Who knows whether, before long, MBAM might not include Norton software infections in its definition of PUP? Norton infections are certainly hostile to MBAM and MS SE and about as useful and certainly as insidious as Candyware (QED per example above). It's not even a case of caveat emptor, because the majority of unsuspecting and luckless buyers won't have the wherewithal to know that there is a Norton virus infection pre-installed by the OEM install.

You can read discussions in various forums about Norton/Symantec where it seems that not a few people, from experience, have learned to distrust Norton/Symantec products - e.g., this discussion and also see DC Forum discussion thread Norton Identity Safe -- Free Download.
The foregoing shows that there's a reason for this - a Norton product is a virus infection - hijackharassransomware; a PC-bedbug or whatever else you might call it.

A lot of folks here are against Norton.

Up front: No offence meant...  and I respect decisions here, but as for me, I personally I prefer to go for reviews by magazines and websites and

Malwarebytes FREE and PRO/Premium - Mini-Review.

Malwarebytes FREE and PRO/Premium - Mini-Review.

Malwarebytes FREE and PRO/Premium - Mini-Review.

Seems that Kaspersky is performing slightly better than Norton.

I would have sticked to KIS if their service would be better.

if you have installed KIS on a VM and you delete the VM  then 1 license remains active, although in fact it is not used anymore.
or I sell my pc and removed the AV software.

it seems it is difficult for AV-companies to monitor the number of licenses used/active at the same time, meaning to say that I could basically install the software on a number of devices, but only first three (for example) of the license will be protected.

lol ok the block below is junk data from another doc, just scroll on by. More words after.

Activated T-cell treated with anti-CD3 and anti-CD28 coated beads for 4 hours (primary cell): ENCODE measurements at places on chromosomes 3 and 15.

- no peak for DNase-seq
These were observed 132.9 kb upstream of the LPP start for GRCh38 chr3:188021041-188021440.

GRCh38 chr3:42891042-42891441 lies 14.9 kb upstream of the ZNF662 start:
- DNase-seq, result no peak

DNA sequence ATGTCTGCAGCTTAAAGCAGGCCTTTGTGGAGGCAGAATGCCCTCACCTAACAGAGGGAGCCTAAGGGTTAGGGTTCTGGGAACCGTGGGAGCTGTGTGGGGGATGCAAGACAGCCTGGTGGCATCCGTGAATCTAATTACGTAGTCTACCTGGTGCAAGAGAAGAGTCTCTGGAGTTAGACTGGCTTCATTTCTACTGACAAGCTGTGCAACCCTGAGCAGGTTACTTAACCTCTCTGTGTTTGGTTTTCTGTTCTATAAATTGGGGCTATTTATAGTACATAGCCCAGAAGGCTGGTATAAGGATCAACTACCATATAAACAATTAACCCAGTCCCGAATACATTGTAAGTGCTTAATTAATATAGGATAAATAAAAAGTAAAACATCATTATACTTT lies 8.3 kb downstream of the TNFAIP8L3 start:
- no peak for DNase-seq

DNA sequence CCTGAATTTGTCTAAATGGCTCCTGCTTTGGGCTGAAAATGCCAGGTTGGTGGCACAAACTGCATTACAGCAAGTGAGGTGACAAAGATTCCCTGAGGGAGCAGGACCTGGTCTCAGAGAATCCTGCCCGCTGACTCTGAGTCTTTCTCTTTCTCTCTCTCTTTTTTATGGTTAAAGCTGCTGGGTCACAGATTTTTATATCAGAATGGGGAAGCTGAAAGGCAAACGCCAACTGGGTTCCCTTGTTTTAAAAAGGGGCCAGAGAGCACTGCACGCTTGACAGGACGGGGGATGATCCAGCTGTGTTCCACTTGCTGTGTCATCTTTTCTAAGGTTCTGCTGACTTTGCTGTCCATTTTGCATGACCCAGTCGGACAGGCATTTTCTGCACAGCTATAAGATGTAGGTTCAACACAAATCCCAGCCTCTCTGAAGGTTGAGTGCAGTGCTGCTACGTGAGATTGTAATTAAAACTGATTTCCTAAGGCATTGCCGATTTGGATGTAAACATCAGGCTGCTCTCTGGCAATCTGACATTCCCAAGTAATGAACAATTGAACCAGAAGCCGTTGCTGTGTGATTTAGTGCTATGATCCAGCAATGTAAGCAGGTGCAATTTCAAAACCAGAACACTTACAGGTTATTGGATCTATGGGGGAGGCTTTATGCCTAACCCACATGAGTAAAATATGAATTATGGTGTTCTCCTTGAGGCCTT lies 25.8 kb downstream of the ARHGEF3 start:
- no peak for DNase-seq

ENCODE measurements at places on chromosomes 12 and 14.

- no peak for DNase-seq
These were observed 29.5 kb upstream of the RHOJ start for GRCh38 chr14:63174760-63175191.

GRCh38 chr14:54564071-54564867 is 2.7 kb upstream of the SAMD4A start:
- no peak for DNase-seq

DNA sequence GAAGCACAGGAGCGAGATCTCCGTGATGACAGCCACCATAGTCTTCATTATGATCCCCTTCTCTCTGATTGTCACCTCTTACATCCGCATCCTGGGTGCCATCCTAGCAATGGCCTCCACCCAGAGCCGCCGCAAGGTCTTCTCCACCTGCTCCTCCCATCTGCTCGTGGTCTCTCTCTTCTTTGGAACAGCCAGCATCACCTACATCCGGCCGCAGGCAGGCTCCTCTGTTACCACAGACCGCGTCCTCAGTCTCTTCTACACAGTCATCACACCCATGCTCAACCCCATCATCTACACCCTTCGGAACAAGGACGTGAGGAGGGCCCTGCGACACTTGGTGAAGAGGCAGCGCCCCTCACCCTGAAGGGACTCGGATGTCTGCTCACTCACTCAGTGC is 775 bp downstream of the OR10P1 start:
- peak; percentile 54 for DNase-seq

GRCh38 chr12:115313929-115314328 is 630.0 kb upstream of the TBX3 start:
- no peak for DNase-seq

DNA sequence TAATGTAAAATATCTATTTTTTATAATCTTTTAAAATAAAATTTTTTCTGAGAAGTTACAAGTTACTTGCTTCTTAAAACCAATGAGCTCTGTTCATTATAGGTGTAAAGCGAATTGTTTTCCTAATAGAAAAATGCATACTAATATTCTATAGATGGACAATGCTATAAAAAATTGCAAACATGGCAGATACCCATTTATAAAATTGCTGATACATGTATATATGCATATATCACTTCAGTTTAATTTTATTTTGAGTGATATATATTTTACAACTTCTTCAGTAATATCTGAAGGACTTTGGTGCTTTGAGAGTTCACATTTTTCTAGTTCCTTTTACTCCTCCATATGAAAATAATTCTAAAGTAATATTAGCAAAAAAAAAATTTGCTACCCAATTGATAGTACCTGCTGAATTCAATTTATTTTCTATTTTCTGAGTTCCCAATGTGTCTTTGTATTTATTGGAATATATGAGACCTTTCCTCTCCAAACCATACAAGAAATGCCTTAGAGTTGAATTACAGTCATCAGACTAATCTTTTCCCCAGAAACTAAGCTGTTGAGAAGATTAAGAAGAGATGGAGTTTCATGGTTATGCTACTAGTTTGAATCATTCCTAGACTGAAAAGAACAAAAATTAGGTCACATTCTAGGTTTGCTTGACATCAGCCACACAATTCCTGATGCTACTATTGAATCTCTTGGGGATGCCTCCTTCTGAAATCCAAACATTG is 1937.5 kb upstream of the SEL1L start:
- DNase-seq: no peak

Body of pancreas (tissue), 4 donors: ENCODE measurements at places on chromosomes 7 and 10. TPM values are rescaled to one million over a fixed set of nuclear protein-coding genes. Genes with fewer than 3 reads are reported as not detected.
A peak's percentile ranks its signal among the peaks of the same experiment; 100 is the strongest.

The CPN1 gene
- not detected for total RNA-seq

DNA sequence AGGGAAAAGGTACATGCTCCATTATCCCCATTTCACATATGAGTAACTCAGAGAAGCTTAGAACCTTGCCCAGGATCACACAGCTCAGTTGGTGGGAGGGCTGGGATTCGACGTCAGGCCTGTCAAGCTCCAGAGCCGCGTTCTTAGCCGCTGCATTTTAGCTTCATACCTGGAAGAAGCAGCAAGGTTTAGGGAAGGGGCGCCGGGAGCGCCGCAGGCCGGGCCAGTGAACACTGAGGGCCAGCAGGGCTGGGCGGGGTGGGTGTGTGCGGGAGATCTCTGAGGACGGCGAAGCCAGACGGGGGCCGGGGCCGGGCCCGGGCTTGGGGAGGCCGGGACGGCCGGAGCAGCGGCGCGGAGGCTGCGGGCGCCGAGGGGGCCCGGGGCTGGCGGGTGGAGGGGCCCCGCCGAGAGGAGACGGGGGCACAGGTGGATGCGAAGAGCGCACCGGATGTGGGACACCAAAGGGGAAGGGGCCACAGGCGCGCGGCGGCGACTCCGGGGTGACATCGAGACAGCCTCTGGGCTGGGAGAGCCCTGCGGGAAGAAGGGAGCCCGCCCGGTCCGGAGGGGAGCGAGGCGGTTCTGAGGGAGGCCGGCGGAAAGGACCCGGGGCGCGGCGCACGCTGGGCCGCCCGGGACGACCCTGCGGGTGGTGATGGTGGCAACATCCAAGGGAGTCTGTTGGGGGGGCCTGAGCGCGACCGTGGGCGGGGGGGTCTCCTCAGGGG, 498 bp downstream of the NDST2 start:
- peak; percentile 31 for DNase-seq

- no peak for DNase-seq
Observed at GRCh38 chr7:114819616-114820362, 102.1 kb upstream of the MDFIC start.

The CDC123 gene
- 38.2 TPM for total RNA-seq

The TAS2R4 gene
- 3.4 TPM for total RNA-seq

Norton at least allows users to delete a license in such cases, so it can be used for another device.

AFAIK, sofar Kaspersky has no solution for that. They donot reply a support question asking how to proceed in such cases.
Similarly, when asking how to proceed if I wish to upgrade my license from 3-PC to 5-PC, well, they don't care: no reply from Kaspersky support.
Also not on reminders...

Even a separate post asking how long it takes before I may expect a reply remains unreplied.

So, as said, end-users should use the forum, if there is no solution there, bad luck.


@dcwul62: Don't get me wrong, Norton can't be all bad, and I would be the first to agree that most Norton products - such as AV, for example - seemed pretty good at what they did. I wouldn't expect that Norton made any necessarily bad products.
It's just the whole principle of the Norton bedbugware approach (described above) that I object to and that makes me not trust the thing or the company that devised that approach for its business model.

By the way, after I had eradicated Norton/Symantec from this Win8 laptop I am using, I was greatly relieved that the Win8.1 auto-update magically started working, whereas it had previously repeatedly and consistently failed to work with manual starts (Error code: 0x80240031) beyond the 50% download point before.
So the auto-update finally performed the FREE update to Win8.1, like it should have.
Could be a coincidence, I suppose. However, most of the forum discussions on the problem (that I saw) did seem to say that any AV would probably need to be disabled/removed before the update would work. After I removed Norton, MBAM PRO was finally able to be installed just fine and operate in real-time checking mode, and as I hadn't removed Windows Defender, MS SE was able to be enabled (it was blocked from being enabled whilst Norton was installed).

Stoic Joker:
Antivirus software is dead, says security expert at Symantec:

But hackers increasingly use novel bugs. Symantec's senior vice president for information security estimates antivirus now catches just 45% of cyberattacks. -tl;dr version